A man opened a bag of broccoli to find 7 caterpillars inside, and kept them as pets until they transformed into butterflies

Sam DarlastonWhen Sam Darlaston found caterpillars on his supermarket broccoli, he kept them as pets and documented their transformation into butterflies.
  • British TV and radio presenter Sam Darlaston was just trying to make some dinner when he found seven caterpillars on his supermarket broccoli.
  • Darlaston decided to keep the critters as pets, naming them Broc, Olly, Croc, Janine, Carlos, Cedric, and Slim Eric.
  • He began sharing updates on Twitter, showing the caterpillars as they ate, explored, and even got tangled up in a love triangle.
  • Thousands of people followed Darlaston’s thread as he documented his caterpillars’ transformations into beautiful butterflies.
  • Visit Insider’s homepage for more stories.

It all started with a bag of broccoli.

Sam Darlaston was just hoping to whip up some dinner when he opened the bag and discovered a small green caterpillar, curled up right there on a floret.

Hours later, Darlaston found five more caterpillars in a second bag and his housemate discovered yet another – bringing their grand total to seven little critters.

But instead of chucking them in the trash, Darlaston decided to keep the caterpillars as pets. He gave them a Tupperware home and began sharing updates on Twitter, enrapturing thousands of people who watched along as they slowly transformed into beautiful butterflies.

Tesco caterpillarsSam DarlastonDarlaston with one of his butterflies, named Carlos.

Darlaston, who lives in London, had never seen caterpillars on broccoli before he opened the bag from UK supermarket chain Tesco on June 11.

“I buy broccoli all the time, it’s my absolute favourite vegetable,” the 27-year-old TV and radio presenter told Insider. “It’s something that I’ve bought a lot, and this was the first time I’ve ever personally seen one.”

Part of the broccoli felt squishy when Darlaston touched it, so he thought it may have spoiled. Then, he saw something move.

“My instant reaction was just, what am I gonna do about this?” Darlaston said.

While Darlaston usually just takes bugs outside when he spots them in the house, he was worried that this little caterpillar wouldn’t be able to survive the great outdoors on its own.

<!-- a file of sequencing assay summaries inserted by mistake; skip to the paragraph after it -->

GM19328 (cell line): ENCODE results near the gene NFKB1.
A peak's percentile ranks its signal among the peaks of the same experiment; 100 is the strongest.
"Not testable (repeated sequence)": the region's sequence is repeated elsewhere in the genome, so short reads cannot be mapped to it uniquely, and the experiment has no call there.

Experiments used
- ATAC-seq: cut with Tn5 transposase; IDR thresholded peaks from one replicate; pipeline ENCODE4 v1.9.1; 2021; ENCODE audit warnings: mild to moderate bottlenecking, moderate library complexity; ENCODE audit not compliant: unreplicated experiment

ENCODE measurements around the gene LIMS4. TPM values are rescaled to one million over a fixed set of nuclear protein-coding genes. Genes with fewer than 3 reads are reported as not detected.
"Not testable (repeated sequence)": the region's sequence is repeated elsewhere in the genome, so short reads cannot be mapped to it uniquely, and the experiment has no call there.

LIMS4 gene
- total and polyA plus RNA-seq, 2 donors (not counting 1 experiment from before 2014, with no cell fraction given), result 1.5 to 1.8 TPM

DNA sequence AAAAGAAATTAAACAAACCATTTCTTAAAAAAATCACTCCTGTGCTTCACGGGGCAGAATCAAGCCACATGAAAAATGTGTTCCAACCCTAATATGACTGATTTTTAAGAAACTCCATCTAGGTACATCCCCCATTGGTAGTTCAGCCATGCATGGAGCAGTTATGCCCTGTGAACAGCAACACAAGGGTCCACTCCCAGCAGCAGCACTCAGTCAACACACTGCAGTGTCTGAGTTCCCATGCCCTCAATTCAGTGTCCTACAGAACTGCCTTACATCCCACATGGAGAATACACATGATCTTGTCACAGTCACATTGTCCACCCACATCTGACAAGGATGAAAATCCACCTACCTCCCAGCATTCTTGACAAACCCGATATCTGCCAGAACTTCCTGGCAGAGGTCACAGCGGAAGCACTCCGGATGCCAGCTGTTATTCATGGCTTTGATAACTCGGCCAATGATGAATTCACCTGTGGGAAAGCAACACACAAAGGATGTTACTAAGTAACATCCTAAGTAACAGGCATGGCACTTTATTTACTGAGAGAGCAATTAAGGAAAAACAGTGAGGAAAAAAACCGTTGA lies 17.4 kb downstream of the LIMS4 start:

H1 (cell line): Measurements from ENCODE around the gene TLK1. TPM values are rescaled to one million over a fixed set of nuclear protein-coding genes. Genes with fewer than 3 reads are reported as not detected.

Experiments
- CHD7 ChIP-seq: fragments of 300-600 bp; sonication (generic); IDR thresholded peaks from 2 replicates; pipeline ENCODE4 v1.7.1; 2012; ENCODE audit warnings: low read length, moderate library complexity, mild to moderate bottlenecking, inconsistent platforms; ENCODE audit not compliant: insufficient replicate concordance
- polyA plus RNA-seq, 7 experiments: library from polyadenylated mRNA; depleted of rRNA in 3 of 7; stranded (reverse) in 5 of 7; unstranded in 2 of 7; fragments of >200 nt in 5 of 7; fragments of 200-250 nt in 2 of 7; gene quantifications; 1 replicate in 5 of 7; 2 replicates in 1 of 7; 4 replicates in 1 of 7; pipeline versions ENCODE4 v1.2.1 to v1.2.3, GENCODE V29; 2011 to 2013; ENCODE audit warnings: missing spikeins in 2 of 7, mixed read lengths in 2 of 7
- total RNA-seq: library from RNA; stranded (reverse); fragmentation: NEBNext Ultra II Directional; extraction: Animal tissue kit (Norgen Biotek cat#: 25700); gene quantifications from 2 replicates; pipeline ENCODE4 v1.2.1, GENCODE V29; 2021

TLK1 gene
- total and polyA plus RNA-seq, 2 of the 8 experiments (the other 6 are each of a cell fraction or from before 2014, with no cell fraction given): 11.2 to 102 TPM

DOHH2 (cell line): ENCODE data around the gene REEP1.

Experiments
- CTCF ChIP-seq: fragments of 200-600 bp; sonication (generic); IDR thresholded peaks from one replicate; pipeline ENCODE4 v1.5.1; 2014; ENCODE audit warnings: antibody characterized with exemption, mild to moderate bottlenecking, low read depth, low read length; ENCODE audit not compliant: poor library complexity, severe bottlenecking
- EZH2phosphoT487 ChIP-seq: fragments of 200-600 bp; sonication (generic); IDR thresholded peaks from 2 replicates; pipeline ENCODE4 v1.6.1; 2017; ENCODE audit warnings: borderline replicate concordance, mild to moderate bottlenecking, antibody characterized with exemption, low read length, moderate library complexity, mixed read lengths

Tesco caterpillarsSam DarlastonDarlaston worried the caterpillars wouldn’t be able to survive the great outdoors on their own.

“I was like, ok, I should probably Google this,” he recalled. “And I found out that whatever you find a caterpillar on, that is the only food it will eat.”

Seeing as his front yard wasn’t exactly covered in broccoli plants, Darlaston decided to keep the little critter. Since the package had come from Spain, he first made sure that the caterpillar – a cabbage white – was commonly found in the UK. Then Darlaston read a wikiHow article to learn how to take care of his new pet.

Tesco caterpillarsSam DarlastonDarlaston turned a Tupperware container into a home for his new pets.

“I followed the instructions and put it in a Tupperware with holes in the top,” he said. “My housemates were really on board and we named him Cedric. We were kind of excited and weirded out, all at the same time.”

After sharing a cute clip of Cedric on Twitter, Darlaston went out to get some more broccoli with the refund that Tesco had given him for the first bag. But before he even opened the packet, Darlaston saw that Cedric was about to have some new friends.

“I thought, you know what, I’ve already got a house prepared,” he said. “So I introduced five more housemates to Cedric.”

That same night, Darlaston’s roommate opened their own bag of broccoli and found yet another caterpillar inside. Within hours, it had become a full house.

“A father of seven at this age,” Darlaston said with a laugh. “I didn’t expect it!”

Darlaston and his housemates named all of their new pets, and soon it was Broc, Olly, Croc, Janine, Carlos, and Slim Eric joining Cedric.

And Darlaston continued to share adorable updates about his caterpillars, documenting everything from love triangles to rogue trips to check out his vanilla incense sticks.

“All of a sudden we had these things wiggling around and we just became really obsessed with them,” Darlaston said. “We named them, we’d get them out and let them walk around. This is lockdown, you gotta do what you can to keep occupied!”